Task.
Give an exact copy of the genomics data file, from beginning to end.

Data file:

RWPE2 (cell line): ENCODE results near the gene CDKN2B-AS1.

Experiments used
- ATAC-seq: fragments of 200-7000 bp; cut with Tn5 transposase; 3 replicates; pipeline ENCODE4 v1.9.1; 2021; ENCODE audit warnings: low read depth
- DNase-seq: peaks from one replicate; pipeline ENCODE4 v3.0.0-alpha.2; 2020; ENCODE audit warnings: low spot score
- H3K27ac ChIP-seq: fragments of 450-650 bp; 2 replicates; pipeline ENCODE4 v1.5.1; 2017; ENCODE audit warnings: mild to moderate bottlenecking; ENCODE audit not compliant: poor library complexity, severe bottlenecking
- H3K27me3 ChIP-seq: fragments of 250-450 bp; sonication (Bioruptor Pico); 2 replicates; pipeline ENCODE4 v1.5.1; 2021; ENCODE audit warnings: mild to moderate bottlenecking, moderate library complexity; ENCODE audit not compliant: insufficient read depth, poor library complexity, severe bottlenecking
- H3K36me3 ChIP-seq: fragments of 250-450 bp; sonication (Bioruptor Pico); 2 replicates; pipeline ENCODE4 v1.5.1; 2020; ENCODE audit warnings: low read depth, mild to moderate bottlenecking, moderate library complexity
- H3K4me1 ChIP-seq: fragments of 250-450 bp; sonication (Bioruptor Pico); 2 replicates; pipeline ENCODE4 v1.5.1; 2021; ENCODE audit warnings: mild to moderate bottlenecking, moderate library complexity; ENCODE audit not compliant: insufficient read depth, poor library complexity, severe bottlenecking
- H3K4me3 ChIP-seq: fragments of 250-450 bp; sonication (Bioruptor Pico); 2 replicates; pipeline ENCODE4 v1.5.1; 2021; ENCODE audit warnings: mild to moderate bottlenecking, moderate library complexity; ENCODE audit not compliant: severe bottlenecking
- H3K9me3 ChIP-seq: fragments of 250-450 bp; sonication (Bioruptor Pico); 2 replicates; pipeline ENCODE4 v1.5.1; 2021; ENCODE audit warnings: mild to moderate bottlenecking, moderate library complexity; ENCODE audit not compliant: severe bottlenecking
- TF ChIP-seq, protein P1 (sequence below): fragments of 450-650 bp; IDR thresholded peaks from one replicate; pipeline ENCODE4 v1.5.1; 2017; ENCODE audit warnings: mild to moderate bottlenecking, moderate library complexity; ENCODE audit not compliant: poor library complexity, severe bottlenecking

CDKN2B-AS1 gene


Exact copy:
RWPE2 (cell line): ENCODE results near the gene CDKN2B-AS1.

Experiments used
- ATAC-seq: fragments of 200-7000 bp; cut with Tn5 transposase; 3 replicates; pipeline ENCODE4 v1.9.1; 2021; ENCODE audit warnings: low read depth
- DNase-seq: peaks from one replicate; pipeline ENCODE4 v3.0.0-alpha.2; 2020; ENCODE audit warnings: low spot score
- H3K27ac ChIP-seq: fragments of 450-650 bp; 2 replicates; pipeline ENCODE4 v1.5.1; 2017; ENCODE audit warnings: mild to moderate bottlenecking; ENCODE audit not compliant: poor library complexity, severe bottlenecking
- H3K27me3 ChIP-seq: fragments of 250-450 bp; sonication (Bioruptor Pico); 2 replicates; pipeline ENCODE4 v1.5.1; 2021; ENCODE audit warnings: mild to moderate bottlenecking, moderate library complexity; ENCODE audit not compliant: insufficient read depth, poor library complexity, severe bottlenecking
- H3K36me3 ChIP-seq: fragments of 250-450 bp; sonication (Bioruptor Pico); 2 replicates; pipeline ENCODE4 v1.5.1; 2020; ENCODE audit warnings: low read depth, mild to moderate bottlenecking, moderate library complexity
- H3K4me1 ChIP-seq: fragments of 250-450 bp; sonication (Bioruptor Pico); 2 replicates; pipeline ENCODE4 v1.5.1; 2021; ENCODE audit warnings: mild to moderate bottlenecking, moderate library complexity; ENCODE audit not compliant: insufficient read depth, poor library complexity, severe bottlenecking
- H3K4me3 ChIP-seq: fragments of 250-450 bp; sonication (Bioruptor Pico); 2 replicates; pipeline ENCODE4 v1.5.1; 2021; ENCODE audit warnings: mild to moderate bottlenecking, moderate library complexity; ENCODE audit not compliant: severe bottlenecking
- H3K9me3 ChIP-seq: fragments of 250-450 bp; sonication (Bioruptor Pico); 2 replicates; pipeline ENCODE4 v1.5.1; 2021; ENCODE audit warnings: mild to moderate bottlenecking, moderate library complexity; ENCODE audit not compliant: severe bottlenecking
- TF ChIP-seq, protein P1 (sequence below): fragments of 450-650 bp; IDR thresholded peaks from one replicate; pipeline ENCODE4 v1.5.1; 2017; ENCODE audit warnings: mild to moderate bottlenecking, moderate library complexity; ENCODE audit not compliant: poor library complexity, severe bottlenecking

CDKN2B-AS1 gene